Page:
I know the charge density at the plates of a capacitor, from which the applied voltage and potential profile is to be calculated. Using the finite difference method in MATLAB script I solved the Poisson's equation that gives the correct result for all kind of continuous charge profiles. I checked constant (step function), linearly increasing/decreasing charge profile, in all cases numerical results agree with analytically calculated potential profile. But when I put the delta-function charge to study the original problem (in figure), it gives spooky results. (With $\rho=13.2$$\mu$C/$cm^2$, $\epsilon_r$=30, $x$=20nm, I would expect the voltage to be 9.92V,while I am getting 40nV!)

In the finite different approach:

$d^2V/dx^2$=-$\rho(x)$/$\epsilon$ in matrix form is $Au$=$h^2$$f$, where $f$=-[$\rho(i)$/$\epsilon$]' and $i$=1,2,......n are the discrete nodes. In my problem, I have $-\rho(1)$=$\rho(n)$=$13.2$$\mu$C/$cm^2$, and $\rho(i)=0$ elsewhere. Therefore I take $f$=$-\rho(i)$/$\epsilon$[-1 0 0 0 .......... 0 0 0 1]'. Then potential is obtained by $u$=$A^{-1}$$f$

My question is, what is the physical reason for such anomaly?

How can I solve this issue and make this code work? enter image description here enter image description here



clear all;

t=20;  %Thickness value in nm


epsil=epsil_r*8.854*10^-14; %In CGS unit

n=500;              %Number of grid points

x1=0; x2=t*10^-7; %Thickness in cm


rho=13.2*10^-6;     %Strength of delta-function charge, C/cm^2


A(n,n)=-1;        %Neumann boundary at right node

f=-rho/(epsil)*[-1;zeros(n-2,1);1]; %Right hand side of Poisson.

u=inv(A)*[h^2*f];              %Potential
  • 1
    $\begingroup$ Would Computational Science be a better home for this question? $\endgroup$ – Qmechanic Apr 30 '17 at 16:40
  • $\begingroup$ I think people will be hesitant to discuss the physical behaviour of a simulation whose code they could not verify ... ;) $\endgroup$ – Sanya Apr 30 '17 at 18:59
  • $\begingroup$ "What is the physical reason for such anomaly?" Either your computer is broken, or (more likely) there is a bug in your code. If you want the code debugged without showing it to anybody you need a mind-reading forum, not SE. $\endgroup$ – alephzero Apr 30 '17 at 23:48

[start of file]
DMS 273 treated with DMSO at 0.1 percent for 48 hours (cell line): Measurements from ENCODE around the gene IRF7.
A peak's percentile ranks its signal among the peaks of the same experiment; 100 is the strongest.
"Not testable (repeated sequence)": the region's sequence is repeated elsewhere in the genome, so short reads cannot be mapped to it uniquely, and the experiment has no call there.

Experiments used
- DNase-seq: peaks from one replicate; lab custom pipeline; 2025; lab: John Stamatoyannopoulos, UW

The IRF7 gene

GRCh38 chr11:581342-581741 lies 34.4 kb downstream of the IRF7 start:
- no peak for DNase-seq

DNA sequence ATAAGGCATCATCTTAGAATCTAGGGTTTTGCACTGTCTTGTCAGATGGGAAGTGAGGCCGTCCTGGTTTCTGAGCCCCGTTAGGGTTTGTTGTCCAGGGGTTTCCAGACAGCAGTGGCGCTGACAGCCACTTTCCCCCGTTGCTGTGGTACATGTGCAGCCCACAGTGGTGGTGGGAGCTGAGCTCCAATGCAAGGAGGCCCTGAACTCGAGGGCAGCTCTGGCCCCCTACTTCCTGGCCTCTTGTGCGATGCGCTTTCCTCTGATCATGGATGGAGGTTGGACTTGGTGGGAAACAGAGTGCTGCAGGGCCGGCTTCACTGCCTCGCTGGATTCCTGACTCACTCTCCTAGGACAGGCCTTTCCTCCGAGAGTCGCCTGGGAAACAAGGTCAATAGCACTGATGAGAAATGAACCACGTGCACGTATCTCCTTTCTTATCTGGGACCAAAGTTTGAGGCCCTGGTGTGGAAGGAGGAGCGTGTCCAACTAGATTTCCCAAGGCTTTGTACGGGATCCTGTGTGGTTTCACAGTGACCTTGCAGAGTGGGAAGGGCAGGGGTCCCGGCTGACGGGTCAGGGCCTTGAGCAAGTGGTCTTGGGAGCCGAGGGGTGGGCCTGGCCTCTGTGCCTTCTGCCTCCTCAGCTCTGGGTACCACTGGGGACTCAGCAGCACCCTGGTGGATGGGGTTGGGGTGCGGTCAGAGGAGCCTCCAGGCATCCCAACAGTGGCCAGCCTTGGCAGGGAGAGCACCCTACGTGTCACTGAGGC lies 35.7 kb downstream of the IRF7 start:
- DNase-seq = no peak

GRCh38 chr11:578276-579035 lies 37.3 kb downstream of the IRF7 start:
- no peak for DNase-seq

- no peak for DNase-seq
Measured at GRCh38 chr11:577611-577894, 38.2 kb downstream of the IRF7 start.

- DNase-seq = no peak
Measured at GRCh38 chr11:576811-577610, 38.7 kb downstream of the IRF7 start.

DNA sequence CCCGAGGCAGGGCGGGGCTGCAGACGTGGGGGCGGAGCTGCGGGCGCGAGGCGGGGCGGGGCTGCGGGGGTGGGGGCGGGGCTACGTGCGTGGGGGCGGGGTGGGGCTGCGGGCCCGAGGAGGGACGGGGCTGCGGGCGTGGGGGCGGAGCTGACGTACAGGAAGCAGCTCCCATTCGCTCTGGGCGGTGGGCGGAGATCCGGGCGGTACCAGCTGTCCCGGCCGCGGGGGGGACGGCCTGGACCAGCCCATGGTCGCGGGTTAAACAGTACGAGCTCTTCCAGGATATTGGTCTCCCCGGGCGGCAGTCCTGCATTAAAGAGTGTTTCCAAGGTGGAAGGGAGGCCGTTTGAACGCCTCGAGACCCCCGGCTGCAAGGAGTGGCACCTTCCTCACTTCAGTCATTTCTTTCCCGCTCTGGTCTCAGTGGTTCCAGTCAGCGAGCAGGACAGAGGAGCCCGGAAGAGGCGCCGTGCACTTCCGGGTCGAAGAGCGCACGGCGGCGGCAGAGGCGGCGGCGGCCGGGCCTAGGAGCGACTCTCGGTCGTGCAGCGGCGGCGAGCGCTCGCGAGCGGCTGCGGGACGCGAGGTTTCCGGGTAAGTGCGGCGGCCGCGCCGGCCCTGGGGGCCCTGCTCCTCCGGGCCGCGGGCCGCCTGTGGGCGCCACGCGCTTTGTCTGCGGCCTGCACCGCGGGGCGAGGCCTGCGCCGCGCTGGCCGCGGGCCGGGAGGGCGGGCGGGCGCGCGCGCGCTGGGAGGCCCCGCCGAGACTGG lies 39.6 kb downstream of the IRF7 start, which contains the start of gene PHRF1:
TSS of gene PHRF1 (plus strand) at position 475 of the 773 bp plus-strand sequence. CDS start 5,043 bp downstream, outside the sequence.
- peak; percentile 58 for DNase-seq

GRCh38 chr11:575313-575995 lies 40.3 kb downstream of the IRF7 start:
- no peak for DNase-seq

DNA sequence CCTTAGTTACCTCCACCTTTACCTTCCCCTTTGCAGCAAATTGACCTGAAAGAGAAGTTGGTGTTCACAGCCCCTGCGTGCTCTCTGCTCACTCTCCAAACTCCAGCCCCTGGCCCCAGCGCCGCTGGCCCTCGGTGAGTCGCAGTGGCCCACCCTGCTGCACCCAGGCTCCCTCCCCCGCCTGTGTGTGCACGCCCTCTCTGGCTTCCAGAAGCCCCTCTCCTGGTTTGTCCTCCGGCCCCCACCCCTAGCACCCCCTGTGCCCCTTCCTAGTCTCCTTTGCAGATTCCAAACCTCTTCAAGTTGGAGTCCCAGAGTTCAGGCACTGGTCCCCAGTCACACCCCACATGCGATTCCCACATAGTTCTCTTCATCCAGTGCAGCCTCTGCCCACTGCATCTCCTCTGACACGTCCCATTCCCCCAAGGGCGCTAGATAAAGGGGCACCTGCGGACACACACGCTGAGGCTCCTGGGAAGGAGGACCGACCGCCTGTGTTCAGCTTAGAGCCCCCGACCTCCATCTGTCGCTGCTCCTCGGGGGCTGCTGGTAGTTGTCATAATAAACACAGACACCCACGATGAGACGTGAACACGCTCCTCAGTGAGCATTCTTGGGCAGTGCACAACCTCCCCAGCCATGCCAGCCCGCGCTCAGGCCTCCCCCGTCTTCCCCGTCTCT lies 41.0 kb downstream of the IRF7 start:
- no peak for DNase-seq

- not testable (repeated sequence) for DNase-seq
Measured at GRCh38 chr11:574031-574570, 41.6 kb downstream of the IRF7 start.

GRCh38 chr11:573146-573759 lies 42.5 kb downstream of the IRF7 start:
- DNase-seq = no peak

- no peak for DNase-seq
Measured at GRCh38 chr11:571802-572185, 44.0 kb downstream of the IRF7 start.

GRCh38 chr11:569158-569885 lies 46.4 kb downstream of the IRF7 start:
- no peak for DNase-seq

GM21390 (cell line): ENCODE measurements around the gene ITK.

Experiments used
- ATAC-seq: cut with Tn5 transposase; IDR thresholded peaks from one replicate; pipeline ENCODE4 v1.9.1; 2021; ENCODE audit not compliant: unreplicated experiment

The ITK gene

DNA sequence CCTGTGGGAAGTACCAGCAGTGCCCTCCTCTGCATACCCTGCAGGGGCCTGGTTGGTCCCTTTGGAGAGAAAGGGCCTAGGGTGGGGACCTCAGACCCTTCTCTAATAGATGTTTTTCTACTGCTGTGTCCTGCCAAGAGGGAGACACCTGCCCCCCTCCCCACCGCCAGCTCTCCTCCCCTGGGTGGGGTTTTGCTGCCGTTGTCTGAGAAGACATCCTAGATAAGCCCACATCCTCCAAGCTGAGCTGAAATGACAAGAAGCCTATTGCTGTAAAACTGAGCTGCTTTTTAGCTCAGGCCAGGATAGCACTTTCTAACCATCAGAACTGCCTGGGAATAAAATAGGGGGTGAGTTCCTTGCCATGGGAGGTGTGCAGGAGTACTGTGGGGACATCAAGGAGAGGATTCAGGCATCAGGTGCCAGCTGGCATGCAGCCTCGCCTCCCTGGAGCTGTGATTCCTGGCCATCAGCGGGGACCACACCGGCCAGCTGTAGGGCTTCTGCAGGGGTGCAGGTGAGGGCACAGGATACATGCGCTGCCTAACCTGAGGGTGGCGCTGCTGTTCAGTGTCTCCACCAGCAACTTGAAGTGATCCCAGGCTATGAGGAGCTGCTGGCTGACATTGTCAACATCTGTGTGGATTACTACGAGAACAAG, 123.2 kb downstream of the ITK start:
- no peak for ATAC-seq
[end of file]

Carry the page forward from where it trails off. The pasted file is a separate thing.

• $\begingroup$ Dear altruist, I added the code in the question. I was wondering if there is anything fundamental for which delta-function charge can not be used, or it is all about my code. I am expecting your guideline. $\endgroup$ – Alam May 2 '17 at 9:32
  • $\begingroup$ I don't understand the code in this question. There's a bunch of definitions, but I don't see what actually acts on those objects. How you plot things is not important, what's important is how you solve things. $\endgroup$ – Emilio Pisanty May 2 '17 at 10:10

Your units don't add up. You're solving for the equation $$ \frac{\mathrm d^2 u}{\mathrm dx^2} = f $$ where $f = \rho/\epsilon$. If you take your solution at face value, then $u$ will have the dimensionality \begin{align} [u] & = [h^2 f] = [h^2\rho/\epsilon_0] = [Q/\epsilon_0]. \end{align} Since $[\epsilon_0]=[Q/(VL)]$, this means that $[u]=[VL]$, a voltage times length, which is obviously not what you intended. Since the units don't match up, it is meaningless to talk about inconsistencies in the numbers - if you did this in some other unit system you would get a different answer.

The problem is in your handling of the surface charge associated with the delta function. The right-hand side of the Poisson equation requires a legitimate volumetric charge density, or something dimensionally equivalent to that. If $\sigma$ is a surface charge density, with $[\sigma]=[Q/L^2]$, then $$\rho(x,y,z) = \sigma\delta(x-x_0)$$ is a correct volumetric charge density because $[\delta(x-x_0)] = [1/L]$, but your discretization procedure has dropped this fact out.

To fix this, I would suggest dropping the pretense that you have a true singular charge density and instead model it as a finite slab of thickness $d$ and volumetric charge density $\sigma/d$, where you can set $d$ to your discretization length if you want. Ultimately, the value of $d$ should be unimportant to your finite result - but it's crucial that you get your units right.

  • $\begingroup$ Thank you very much, its giving perfect result now. I just needed to convert the surface charge density into "per volume" unit. @Emilio Pisanty $\endgroup$ – Alam May 2 '17 at 16:09

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